Michael Pollan makes a number of important points about the failures of our global food system, but continues to gloss over the harsh realities faced by tens of millions of low-income, food insecure Americans.
In the October 9, 2008 New York Times Magazine, author Michael Pollan called on the next President to dramatically overhaul U.S. agriculture and food policy.
While I agree with many of Pollan’s continuing criticisms of a world food system dominated by just a handful of corporate agribusinesses, I am troubled by his continuing insensitivity to the realities faced by low-income Americans.
My reply, to be printed in the October 26, 2008 magazine, speaks for itself:
"Even though 35.5 million Americans live in households that can’t afford enough food and 25 million are forced to use food pantries and soup kitchens, Michael Pollan insists that food scarcity is no longer a problem in America and that rising food prices can be a positive development. He glosses over the reality that the nation’s rising obesity is directly tied to the inability of low-income Americans to physically obtain and economically afford less fattening, more nutritious foods.
Pollan’s suggestion that the federal government start preventing low-income families from using food-stamp benefits to purchase what he deems to be junk food is as class-biased as it is unworkable. In his book "The Omnivore’s Dilemma," he admits that he and his son occasionally enjoy junk food and supersize Cokes. Who is he to decide that low-income American families could never again enjoy that same guilty pleasure?
I, too, would like to live in a nation in which everyone is able to buy nourishing food year-round at "four-season farmers’ markets." But just as the reality is that most Americans don’t live in regions with year-round growing seasons, tens of millions of people on limited incomes simply can’t afford to buy the healthiest foods.
The answer is not, as Pollan suggests, to reduce their already meager choices but rather to ensure that they have wages high enough and a government safety net robust enough to give them the real-life ability to eat more nutritious foods."
You can see my published letter, as well as an excellent letter from a previous boss of mine, former Secretary of Agriculture Dan Glickman, here:
Are few other related points:
• Pollan is wrong to claim that the WIC and School Lunch Programs value raw calorie counts over nutritional content. The foods purchased through the WIC program were recently re-calibrated to conform with nutritional guidelines established by the Institute of Medicine of the National Academies, offering fresh fruits and vegetables, whole grains, soymilk, and tofu as options for the first time.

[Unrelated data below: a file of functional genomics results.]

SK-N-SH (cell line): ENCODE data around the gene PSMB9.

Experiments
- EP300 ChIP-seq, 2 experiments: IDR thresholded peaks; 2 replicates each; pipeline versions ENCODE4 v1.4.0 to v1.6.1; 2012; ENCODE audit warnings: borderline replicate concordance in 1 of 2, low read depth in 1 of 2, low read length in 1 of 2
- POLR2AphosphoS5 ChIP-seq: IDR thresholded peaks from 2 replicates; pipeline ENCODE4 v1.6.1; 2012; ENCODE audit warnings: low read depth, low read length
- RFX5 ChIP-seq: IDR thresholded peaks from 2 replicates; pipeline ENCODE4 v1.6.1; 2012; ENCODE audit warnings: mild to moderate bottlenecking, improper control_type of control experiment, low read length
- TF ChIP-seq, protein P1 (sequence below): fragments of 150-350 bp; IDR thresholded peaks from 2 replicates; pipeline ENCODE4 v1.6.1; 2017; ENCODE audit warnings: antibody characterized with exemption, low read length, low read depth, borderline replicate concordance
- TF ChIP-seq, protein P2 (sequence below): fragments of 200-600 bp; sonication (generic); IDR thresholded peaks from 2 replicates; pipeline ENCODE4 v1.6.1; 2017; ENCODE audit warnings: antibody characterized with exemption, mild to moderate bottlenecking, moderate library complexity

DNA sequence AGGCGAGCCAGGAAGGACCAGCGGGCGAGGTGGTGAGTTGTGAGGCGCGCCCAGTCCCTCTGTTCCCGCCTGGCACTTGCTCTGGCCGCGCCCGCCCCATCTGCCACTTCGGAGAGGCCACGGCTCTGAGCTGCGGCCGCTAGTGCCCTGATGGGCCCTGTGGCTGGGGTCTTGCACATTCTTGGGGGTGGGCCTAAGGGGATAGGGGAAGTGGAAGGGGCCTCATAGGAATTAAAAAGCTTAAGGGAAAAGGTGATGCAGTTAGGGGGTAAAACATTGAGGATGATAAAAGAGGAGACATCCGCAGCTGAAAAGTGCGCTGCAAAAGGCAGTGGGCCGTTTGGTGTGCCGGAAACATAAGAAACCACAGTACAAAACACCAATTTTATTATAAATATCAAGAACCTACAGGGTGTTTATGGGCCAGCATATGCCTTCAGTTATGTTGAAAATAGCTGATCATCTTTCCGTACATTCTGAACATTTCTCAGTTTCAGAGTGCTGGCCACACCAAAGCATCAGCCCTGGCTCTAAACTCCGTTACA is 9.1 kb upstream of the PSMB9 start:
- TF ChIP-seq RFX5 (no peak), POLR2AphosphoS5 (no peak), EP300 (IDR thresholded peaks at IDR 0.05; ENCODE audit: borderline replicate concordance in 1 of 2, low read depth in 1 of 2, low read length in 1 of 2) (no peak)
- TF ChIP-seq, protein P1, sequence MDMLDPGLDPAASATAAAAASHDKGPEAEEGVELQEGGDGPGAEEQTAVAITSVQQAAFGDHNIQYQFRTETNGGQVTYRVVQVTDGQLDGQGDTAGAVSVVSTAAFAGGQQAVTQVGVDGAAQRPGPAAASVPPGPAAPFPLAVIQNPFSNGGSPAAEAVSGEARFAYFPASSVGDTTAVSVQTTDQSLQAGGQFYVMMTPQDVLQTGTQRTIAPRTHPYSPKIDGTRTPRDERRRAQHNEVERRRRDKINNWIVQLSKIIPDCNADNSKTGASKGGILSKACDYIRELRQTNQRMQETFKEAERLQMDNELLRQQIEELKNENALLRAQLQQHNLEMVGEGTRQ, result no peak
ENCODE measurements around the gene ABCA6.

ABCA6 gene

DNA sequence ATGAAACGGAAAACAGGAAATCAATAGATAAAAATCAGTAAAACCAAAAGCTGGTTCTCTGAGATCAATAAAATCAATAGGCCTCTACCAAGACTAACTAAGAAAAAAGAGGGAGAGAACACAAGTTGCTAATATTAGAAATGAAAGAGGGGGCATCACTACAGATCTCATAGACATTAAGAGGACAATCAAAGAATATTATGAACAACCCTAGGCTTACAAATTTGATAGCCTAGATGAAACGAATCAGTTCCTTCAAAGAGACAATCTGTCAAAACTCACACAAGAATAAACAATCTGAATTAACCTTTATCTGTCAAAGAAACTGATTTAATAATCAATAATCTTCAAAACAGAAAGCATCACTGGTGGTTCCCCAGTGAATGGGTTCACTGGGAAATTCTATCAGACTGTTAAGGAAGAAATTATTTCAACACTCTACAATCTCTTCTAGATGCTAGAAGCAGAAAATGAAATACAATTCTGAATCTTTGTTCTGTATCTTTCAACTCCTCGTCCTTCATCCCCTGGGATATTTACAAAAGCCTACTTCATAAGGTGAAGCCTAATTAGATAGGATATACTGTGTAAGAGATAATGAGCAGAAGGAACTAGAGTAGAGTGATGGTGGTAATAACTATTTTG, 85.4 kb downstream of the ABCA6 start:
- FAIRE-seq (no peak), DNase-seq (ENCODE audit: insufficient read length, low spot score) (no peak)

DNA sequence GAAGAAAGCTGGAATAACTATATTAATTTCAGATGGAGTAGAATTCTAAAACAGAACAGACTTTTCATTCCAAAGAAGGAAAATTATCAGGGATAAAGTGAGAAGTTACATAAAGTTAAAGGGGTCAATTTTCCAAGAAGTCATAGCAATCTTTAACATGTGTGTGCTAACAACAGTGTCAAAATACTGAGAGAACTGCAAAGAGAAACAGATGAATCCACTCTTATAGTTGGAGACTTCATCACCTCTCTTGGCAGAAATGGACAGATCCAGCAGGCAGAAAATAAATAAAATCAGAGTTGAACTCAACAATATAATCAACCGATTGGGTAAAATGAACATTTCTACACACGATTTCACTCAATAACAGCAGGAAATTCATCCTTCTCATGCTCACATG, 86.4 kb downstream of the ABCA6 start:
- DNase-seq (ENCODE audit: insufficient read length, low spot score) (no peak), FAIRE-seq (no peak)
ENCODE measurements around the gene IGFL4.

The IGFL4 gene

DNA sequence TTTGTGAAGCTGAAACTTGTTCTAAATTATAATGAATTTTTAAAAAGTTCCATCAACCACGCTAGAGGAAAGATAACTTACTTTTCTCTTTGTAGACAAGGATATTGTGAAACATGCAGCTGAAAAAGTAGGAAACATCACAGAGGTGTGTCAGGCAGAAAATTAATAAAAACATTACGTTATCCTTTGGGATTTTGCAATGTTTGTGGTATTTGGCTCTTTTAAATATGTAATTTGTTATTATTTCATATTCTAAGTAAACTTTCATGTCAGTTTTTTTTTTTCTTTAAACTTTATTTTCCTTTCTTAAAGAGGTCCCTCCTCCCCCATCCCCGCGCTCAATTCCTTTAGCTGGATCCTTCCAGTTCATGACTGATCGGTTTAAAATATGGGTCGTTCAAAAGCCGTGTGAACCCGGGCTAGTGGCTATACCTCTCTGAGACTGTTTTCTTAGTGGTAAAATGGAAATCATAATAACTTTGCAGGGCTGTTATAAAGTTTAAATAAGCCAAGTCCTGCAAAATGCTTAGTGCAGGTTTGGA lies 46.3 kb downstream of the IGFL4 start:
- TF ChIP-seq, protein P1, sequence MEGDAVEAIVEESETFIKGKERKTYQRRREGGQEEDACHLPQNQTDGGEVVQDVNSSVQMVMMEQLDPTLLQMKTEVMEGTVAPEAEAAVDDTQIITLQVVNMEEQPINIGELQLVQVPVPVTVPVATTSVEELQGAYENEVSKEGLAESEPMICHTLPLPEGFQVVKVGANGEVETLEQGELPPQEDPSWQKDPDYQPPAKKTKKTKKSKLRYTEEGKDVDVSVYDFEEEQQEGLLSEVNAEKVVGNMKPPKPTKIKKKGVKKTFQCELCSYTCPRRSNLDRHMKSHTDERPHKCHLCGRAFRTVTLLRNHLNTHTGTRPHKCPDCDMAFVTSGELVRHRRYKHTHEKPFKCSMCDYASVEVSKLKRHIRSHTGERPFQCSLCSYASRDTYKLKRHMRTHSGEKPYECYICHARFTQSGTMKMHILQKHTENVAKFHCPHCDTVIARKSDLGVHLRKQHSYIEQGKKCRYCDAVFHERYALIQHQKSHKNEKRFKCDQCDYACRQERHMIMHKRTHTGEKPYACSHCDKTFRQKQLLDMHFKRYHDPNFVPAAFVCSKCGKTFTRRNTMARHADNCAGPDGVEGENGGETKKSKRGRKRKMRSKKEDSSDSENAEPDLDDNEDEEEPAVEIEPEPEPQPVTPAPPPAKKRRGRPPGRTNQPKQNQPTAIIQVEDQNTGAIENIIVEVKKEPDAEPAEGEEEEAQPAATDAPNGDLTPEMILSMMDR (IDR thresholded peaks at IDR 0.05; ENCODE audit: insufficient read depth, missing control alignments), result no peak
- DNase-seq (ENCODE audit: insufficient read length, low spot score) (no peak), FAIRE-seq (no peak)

• Under federal law, school lunches must be served in accordance with the Dietary Guidelines for Americans, ensuring that less than 10 percent of calories come from saturated fat and requiring that each lunch provides at least one-third of the recommended levels of Vitamin A, Vitamin C, iron, and calcium. Yes, school lunches are still far from perfect, and yes parents and activists need to be vigilant in continuing to improve their nutritional quality, but we should at least acknowledge the nutritional advances. And we should remember how much worse off low-income children were before they had access to school lunches at all.
• With billions of dollars at stake, the battle to define junk food in the Food Stamp Program would be epic, with nutrition experts pitted against food-industry lobbyists, slugging it out one food item at a time. Are Raisinets junk food or fruit? Junk food, you say? Then how about a caramel apple? What about a Fig Newton? Wouldn’t it be better to let parents decide for themselves?
• It is also wrong to imply that the Food Stamp Program increases obesity. A major USDA study published in 2007 found no significant difference between the body mass index of people who received food stamps and people who were equally poor who did not.
• Micromanaging the lives of poor people—or anybody, for that matter—is patronizing and usually backfires. A far better strategy than limiting food choice with food stamps, banning fast food, or passing a "fat tax" is to increase the average benefit amount of food stamps so people can afford to buy the healthiest foods—which most food stamp recipients desperately want to do.